There are a number of awards and scholarships students may be considered for, some which include monetary awards and some professional recognition.
Distinguished Student Award. This award is based on a record of distinguished scholarship and outstanding service to the community as determined by faculty and the student’s transcripts. Members of the faculty of the Department of Counseling nominate graduating students whom they feel have an outstanding record of achievement in their work with us. This pool of nominees is then discussed and, by consensus, the faculty determines who will make up the final pool of nominees to represent our finest students. From this finalist pool, 2-3 winners are selected by the faculty. One of these winner’s name is forwarded to the College of Health and Social Sciences as our nominee for college Hood recipient. The hood recipient is then selected by the college from among a number of department nominees. This process takes place in the spring semester. This award is an honor of recognition by the university, there is no monetary fund connected to the award.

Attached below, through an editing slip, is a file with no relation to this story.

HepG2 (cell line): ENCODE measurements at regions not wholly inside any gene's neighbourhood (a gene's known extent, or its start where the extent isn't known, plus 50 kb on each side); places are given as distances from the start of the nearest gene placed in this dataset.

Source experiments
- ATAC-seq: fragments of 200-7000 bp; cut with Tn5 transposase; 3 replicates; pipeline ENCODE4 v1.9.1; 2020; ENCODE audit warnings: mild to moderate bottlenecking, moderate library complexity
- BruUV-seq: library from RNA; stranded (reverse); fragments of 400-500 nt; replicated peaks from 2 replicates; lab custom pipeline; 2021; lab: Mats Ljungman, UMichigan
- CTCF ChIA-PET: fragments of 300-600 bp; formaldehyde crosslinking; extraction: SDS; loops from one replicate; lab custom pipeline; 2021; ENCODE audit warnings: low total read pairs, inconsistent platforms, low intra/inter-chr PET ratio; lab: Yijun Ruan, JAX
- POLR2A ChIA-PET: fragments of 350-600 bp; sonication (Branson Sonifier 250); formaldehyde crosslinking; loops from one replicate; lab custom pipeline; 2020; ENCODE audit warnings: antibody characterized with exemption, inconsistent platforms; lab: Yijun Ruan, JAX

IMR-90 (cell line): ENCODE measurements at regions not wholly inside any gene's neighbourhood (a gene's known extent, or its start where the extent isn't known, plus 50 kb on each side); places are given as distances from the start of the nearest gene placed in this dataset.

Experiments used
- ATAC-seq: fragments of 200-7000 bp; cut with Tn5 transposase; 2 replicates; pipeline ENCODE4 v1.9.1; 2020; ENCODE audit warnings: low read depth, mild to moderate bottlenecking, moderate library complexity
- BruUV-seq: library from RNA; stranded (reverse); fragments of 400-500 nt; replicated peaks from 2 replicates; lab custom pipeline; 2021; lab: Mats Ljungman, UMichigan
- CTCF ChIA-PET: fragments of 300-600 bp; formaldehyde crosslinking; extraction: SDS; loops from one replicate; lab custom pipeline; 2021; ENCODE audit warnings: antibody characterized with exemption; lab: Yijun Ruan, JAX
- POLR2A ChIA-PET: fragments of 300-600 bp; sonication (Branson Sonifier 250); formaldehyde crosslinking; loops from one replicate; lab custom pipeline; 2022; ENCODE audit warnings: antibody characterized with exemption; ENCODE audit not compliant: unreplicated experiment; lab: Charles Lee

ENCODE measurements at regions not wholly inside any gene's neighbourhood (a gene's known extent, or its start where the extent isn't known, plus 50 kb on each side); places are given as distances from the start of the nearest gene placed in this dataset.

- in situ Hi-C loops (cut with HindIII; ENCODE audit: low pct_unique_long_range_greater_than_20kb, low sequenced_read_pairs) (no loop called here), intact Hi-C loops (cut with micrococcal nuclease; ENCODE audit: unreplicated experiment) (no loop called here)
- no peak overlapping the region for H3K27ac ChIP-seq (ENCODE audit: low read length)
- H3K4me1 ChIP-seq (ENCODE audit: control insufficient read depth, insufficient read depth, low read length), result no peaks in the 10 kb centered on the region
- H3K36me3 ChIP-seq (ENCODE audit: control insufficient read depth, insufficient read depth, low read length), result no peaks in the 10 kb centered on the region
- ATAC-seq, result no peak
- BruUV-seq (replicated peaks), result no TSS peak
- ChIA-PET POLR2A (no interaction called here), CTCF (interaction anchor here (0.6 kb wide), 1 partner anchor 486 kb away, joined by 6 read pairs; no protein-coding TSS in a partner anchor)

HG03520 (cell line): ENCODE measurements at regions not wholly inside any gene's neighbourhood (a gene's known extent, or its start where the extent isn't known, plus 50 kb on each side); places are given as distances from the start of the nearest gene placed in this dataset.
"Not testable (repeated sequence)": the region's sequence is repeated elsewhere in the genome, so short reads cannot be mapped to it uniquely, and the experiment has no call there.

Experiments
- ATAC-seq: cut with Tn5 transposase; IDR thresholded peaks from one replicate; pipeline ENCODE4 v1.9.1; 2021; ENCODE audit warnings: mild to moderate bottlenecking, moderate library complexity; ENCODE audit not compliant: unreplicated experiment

Faculty coordinator: Dr. Rebecca Toporek, firstname.lastname@example.org
Specific deadlines and processes will be announced by the Department in the late fall semester each year. Department scholarships are intended to honor students who demonstrate commitment to various communities or areas of specialty. Monies attached to these scholarships tend to be modest and may vary from year to year.
John Blando Scholarship. Dr. John Blando is a retired member of the Department of Counseling, beloved professor, and leader in gerontological counseling. Upon his retirement, alumni initiated a scholarship in his name to be given to students who demonstrate a commitment to working with older adults and the field of gerontological counseling. (Amount variable). Faculty coordinator: Dr. Rebecca Toporek, email@example.com